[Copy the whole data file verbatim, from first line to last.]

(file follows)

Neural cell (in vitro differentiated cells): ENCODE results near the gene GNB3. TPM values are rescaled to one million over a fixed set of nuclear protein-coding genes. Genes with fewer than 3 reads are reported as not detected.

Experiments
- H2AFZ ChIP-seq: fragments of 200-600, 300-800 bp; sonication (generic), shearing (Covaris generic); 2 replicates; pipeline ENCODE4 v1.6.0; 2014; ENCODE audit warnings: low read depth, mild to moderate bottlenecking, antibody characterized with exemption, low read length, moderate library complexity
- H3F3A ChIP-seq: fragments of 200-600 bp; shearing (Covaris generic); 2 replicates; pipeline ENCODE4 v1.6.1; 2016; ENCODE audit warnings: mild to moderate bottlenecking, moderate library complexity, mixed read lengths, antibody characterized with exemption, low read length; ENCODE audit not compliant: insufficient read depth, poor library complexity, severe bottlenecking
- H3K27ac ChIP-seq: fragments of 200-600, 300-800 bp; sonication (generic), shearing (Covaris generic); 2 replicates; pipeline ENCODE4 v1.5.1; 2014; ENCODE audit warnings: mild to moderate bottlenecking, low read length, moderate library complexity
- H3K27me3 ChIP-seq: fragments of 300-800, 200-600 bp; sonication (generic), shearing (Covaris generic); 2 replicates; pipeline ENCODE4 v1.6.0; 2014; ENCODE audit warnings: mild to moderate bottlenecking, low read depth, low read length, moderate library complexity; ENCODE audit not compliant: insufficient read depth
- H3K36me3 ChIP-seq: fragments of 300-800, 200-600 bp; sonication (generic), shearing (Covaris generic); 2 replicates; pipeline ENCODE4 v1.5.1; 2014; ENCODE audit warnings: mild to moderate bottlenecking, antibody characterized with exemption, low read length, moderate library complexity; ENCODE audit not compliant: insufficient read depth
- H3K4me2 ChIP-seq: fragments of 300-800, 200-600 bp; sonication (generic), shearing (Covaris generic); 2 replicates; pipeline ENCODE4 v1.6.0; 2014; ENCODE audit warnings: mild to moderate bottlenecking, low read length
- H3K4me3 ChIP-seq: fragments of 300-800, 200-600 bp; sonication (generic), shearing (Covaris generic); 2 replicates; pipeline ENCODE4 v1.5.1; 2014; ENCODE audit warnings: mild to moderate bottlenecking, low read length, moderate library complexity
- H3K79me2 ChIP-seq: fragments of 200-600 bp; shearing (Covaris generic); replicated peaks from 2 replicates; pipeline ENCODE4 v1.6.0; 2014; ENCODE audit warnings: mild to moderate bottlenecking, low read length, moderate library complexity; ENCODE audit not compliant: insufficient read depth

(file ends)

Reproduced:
Neural cell (in vitro differentiated cells): ENCODE results near the gene GNB3. TPM values are rescaled to one million over a fixed set of nuclear protein-coding genes. Genes with fewer than 3 reads are reported as not detected.

Experiments
- H2AFZ ChIP-seq: fragments of 200-600, 300-800 bp; sonication (generic), shearing (Covaris generic); 2 replicates; pipeline ENCODE4 v1.6.0; 2014; ENCODE audit warnings: low read depth, mild to moderate bottlenecking, antibody characterized with exemption, low read length, moderate library complexity
- H3F3A ChIP-seq: fragments of 200-600 bp; shearing (Covaris generic); 2 replicates; pipeline ENCODE4 v1.6.1; 2016; ENCODE audit warnings: mild to moderate bottlenecking, moderate library complexity, mixed read lengths, antibody characterized with exemption, low read length; ENCODE audit not compliant: insufficient read depth, poor library complexity, severe bottlenecking
- H3K27ac ChIP-seq: fragments of 200-600, 300-800 bp; sonication (generic), shearing (Covaris generic); 2 replicates; pipeline ENCODE4 v1.5.1; 2014; ENCODE audit warnings: mild to moderate bottlenecking, low read length, moderate library complexity
- H3K27me3 ChIP-seq: fragments of 300-800, 200-600 bp; sonication (generic), shearing (Covaris generic); 2 replicates; pipeline ENCODE4 v1.6.0; 2014; ENCODE audit warnings: mild to moderate bottlenecking, low read depth, low read length, moderate library complexity; ENCODE audit not compliant: insufficient read depth
- H3K36me3 ChIP-seq: fragments of 300-800, 200-600 bp; sonication (generic), shearing (Covaris generic); 2 replicates; pipeline ENCODE4 v1.5.1; 2014; ENCODE audit warnings: mild to moderate bottlenecking, antibody characterized with exemption, low read length, moderate library complexity; ENCODE audit not compliant: insufficient read depth
- H3K4me2 ChIP-seq: fragments of 300-800, 200-600 bp; sonication (generic), shearing (Covaris generic); 2 replicates; pipeline ENCODE4 v1.6.0; 2014; ENCODE audit warnings: mild to moderate bottlenecking, low read length
- H3K4me3 ChIP-seq: fragments of 300-800, 200-600 bp; sonication (generic), shearing (Covaris generic); 2 replicates; pipeline ENCODE4 v1.5.1; 2014; ENCODE audit warnings: mild to moderate bottlenecking, low read length, moderate library complexity
- H3K79me2 ChIP-seq: fragments of 200-600 bp; shearing (Covaris generic); replicated peaks from 2 replicates; pipeline ENCODE4 v1.6.0; 2014; ENCODE audit warnings: mild to moderate bottlenecking, low read length, moderate library complexity; ENCODE audit not compliant: insufficient read depth